TABLE OF CONTENTS

Contents ACKNOWLEDGEMENTS

ABBREVIATIONS

LIST OF TABLES

LIST OF FIGURES

LIST OF APPENDECES

Abstract

1. Introduction and overview:

1. 1. Blindness and its burden

1.2 VISION 2020- Right to Sight

1.3 Primary Health Care and Primary Eye care:

1.4 National Rural Health Mission (NRHM)

1.5 Demographic profile of India, Haryana and Gurgaon

2. Rationale, Aims and Objectives

2.1 Rationale for the study

2.2 Aims and Objectives

3. Materials and methods:

3.1. Study area

3.2. Study Design

3.3 Study tools

3.4 Pre-training assessment of ASHA for knowledge on primary eye care:

3.5 Training of ASHA:

3.6: Post training Assessment of ASHA:

3.7 Data Analysis…………………………………………………………………………………………………….….22 3.8- Ethical approval

3.9 Budget:

4. Results:

4.1 Profile and knowledge score of already trained vertical eye care volunteers................. 26

4.2 Demographic profile of ASHA:

4.3. Pre-training Knowledge of ASHA

4.4. Assessment of the skills of ASHA

4.5. Factors affecting knowledge and skills:

4.6. Barriers faced by ASHAs in delivering primary eye care

5.0 Discussion

6.0 Limitations of the study:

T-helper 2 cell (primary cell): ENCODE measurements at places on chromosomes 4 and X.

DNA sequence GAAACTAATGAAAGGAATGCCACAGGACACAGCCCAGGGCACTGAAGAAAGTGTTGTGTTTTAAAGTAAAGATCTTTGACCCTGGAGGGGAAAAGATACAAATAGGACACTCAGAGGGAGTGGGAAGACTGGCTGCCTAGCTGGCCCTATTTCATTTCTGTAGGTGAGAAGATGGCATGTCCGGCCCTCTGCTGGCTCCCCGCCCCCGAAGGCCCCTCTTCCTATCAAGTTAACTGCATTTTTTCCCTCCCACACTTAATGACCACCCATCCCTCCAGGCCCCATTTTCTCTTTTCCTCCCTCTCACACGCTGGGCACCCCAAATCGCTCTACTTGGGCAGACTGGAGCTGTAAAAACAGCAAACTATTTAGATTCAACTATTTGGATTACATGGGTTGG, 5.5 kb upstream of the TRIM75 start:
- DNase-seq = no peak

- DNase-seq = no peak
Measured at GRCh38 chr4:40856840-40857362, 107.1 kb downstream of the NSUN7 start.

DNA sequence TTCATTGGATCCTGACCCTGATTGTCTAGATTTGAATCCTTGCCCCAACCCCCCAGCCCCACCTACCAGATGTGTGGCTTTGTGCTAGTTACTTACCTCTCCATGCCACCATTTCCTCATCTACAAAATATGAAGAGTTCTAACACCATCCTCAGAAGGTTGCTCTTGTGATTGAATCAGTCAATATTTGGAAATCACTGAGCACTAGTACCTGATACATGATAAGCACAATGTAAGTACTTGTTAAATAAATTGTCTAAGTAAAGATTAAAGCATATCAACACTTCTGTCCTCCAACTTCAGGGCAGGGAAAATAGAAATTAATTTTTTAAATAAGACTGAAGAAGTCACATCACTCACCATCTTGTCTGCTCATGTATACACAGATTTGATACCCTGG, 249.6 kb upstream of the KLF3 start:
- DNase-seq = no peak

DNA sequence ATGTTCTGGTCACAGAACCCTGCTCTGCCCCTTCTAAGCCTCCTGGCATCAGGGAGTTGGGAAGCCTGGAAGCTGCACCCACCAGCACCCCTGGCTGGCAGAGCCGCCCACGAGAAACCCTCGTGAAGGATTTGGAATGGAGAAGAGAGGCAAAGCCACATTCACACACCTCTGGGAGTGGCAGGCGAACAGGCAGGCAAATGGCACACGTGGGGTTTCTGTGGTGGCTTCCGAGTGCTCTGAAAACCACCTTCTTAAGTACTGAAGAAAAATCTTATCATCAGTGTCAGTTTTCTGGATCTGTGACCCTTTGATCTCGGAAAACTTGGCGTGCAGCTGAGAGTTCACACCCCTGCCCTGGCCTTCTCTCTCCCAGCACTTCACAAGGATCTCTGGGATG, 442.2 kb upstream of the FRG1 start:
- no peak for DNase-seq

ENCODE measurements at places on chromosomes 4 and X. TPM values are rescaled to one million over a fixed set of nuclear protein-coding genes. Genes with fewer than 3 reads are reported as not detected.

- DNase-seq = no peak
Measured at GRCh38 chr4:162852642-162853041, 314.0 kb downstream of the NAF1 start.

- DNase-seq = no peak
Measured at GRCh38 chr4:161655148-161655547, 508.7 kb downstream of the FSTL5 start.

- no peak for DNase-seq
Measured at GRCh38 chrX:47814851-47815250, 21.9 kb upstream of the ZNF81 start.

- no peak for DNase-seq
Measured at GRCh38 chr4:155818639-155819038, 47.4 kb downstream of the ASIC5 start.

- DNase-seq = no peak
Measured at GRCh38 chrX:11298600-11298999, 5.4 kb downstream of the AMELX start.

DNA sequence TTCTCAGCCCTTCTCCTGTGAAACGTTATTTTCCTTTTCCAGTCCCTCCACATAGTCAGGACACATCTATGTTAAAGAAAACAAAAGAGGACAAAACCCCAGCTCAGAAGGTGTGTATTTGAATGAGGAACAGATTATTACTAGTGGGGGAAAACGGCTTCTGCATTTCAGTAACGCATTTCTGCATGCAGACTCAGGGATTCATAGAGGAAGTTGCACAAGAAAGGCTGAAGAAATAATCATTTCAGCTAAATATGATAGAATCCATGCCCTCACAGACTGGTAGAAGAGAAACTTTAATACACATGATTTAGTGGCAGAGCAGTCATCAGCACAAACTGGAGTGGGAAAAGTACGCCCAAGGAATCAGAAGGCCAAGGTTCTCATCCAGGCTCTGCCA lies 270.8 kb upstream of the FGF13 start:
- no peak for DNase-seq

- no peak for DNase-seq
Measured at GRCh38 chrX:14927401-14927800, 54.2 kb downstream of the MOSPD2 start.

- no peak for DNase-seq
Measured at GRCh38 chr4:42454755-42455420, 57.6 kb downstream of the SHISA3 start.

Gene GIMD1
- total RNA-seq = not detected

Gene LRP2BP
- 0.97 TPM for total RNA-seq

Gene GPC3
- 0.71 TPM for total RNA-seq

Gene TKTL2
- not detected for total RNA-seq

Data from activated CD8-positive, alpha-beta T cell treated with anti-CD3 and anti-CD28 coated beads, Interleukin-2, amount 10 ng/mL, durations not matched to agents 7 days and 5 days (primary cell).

7.0 Conclusion:

8.0 Recommendations:

References:

APPENDICES

Appendix 1: CARE

Appendix 2: Ethical approval AIIMS

Appendix 3: Participants information sheet.

Appendix 4: Permission from R.P.Centre

Appendix 5: Patient Information Sheet

Appendix 6: Consent form

Appendix 7: ASHA Self-Appraisal Card

Appendix 8: study tool

Appendix 9:Training schedule…………………………………………………………….………88 Appendix 10:Reporting format ASHA ……..……………………………………………..……...90 Appendix 11: Budget

Appendix 12: Vision screening card for school age children ………………………………….90 Appendix 13: Cataract screening card ……………………………………………………… …91 Appendix 14: Photographs …………………………………………………………………………92

–  –  –

PRI: Panchayati Raj Institutes ASHA: Accredited Social Health Activist NRHM: National Rural Health Mission WHO: World Health Organization IAPB: International Agency for Prevention of Blindness NPCB: National Programme for Control of Blindness PMOA: Paramedical Ophthalmic Assistant RCH: Reproductive and Child health ORS: Oral Rehydration Solution

–  –  –





Table 1.1 Prevalence of Blindness in India Table 1.

2 Primary eye care at community level Table 1.3: Key Primary health care activities of ASHA Table 3.1: Knowledge scores for various ocular conditions

Table 4.1: Recruitment of already trained vertical eye care volunteers:

Table 4.2: Demographic characteristics of already trained vertical eye care volunteers Table 4.